We have never had a franchise revoked or failed to have a franchise renewed. In addition, substantially all of our franchises eligible for renewal have been renewed or extended prior to their stated expirations, and no franchise community has refused to consent to a franchise transfer to us. The 1984 Cable Act provides, among other things, for an orderly franchise renewal process in which franchise renewal will not be unreasonably withheld or, if renewal is denied and the franchising authority acquires ownership of the cable system or effects a transfer of the cable system to another person, the cable operator generally is entitled to the “fair market value” for the cable system covered by such franchise. In addition, the 1984 Cable Act established comprehensive renewal procedures, which require that an incumbent franchisee’s renewal application be assessed on our own merits and not as part of a comparative process with competing applications. We believe that we have satisfactory relationships with our franchising communities.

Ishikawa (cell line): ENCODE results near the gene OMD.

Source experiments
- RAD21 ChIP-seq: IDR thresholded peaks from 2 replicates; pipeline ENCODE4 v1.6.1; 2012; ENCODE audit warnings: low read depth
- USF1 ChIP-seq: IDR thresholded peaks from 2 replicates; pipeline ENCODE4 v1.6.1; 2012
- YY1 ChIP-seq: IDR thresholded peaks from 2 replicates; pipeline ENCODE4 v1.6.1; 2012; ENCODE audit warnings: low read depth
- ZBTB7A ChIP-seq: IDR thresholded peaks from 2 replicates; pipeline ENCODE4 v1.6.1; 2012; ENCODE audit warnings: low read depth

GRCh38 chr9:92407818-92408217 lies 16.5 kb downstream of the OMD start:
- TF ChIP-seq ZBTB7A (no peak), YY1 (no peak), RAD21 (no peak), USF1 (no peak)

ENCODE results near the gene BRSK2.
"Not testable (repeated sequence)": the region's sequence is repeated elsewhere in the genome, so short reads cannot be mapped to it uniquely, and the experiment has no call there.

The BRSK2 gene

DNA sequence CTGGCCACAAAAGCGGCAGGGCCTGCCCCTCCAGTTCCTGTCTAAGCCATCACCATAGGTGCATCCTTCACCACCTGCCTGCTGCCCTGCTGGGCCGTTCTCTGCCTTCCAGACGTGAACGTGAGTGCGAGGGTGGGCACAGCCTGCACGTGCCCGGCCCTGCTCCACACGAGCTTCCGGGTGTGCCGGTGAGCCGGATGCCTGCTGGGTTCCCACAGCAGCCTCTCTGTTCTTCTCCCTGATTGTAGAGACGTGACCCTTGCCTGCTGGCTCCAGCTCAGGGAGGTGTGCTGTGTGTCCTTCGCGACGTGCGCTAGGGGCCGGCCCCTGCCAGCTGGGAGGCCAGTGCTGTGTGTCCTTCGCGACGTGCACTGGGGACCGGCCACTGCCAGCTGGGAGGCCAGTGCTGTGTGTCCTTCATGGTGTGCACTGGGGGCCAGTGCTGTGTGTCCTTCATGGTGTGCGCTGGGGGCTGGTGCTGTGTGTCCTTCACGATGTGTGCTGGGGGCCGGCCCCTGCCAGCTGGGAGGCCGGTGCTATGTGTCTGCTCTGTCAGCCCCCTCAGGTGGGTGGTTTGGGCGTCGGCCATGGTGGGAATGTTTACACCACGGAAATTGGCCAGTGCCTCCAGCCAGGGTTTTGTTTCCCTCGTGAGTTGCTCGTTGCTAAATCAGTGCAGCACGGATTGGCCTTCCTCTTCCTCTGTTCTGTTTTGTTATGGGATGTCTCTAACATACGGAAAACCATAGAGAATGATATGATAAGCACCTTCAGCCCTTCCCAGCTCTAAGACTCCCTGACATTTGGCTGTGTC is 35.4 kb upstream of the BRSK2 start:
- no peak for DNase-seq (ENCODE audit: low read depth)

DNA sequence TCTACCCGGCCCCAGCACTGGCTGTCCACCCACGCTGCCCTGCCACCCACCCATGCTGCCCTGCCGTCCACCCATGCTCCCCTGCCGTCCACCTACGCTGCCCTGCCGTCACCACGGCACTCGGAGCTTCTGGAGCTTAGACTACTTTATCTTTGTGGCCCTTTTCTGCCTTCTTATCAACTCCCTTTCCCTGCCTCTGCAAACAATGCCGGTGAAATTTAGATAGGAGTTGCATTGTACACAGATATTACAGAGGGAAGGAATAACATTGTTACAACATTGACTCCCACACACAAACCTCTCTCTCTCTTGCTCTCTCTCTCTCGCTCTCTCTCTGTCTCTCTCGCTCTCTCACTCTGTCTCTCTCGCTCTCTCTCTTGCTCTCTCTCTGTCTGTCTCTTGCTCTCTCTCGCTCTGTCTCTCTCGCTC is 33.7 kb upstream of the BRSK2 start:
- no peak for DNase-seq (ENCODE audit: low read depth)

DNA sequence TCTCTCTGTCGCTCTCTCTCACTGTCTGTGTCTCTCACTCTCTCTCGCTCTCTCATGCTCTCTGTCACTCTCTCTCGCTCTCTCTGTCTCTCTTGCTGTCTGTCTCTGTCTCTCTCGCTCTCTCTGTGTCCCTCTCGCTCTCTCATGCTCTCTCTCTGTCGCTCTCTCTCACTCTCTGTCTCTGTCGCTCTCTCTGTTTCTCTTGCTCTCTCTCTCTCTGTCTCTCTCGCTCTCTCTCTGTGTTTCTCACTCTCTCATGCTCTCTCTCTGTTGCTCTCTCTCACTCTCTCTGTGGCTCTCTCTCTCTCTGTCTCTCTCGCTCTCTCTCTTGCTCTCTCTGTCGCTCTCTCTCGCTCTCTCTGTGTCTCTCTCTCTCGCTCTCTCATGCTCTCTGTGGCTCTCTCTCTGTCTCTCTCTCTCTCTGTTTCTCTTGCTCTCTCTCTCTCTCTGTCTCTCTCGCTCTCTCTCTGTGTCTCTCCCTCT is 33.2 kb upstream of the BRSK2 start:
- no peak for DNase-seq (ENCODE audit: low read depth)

10


Table of Contents

Franchises


 



Cable systems are generally operated under non-exclusive
franchises granted by local governmental authorities. These
franchises typically contain many conditions, such as: time
limitations on commencement and completion of construction;
conditions of service, including population density
specifications for service, the bandwidth capacity of the
system, the broad categories of programming required, the
provision of free service to schools and other public
institutions, and the provision and funding of public,
educational and governmental access channels (“PEG Access
Channels”); a provision for franchise fees; and the
maintenance or posting of insurance or indemnity bonds by the
cable operator. Many of the provisions of local franchises are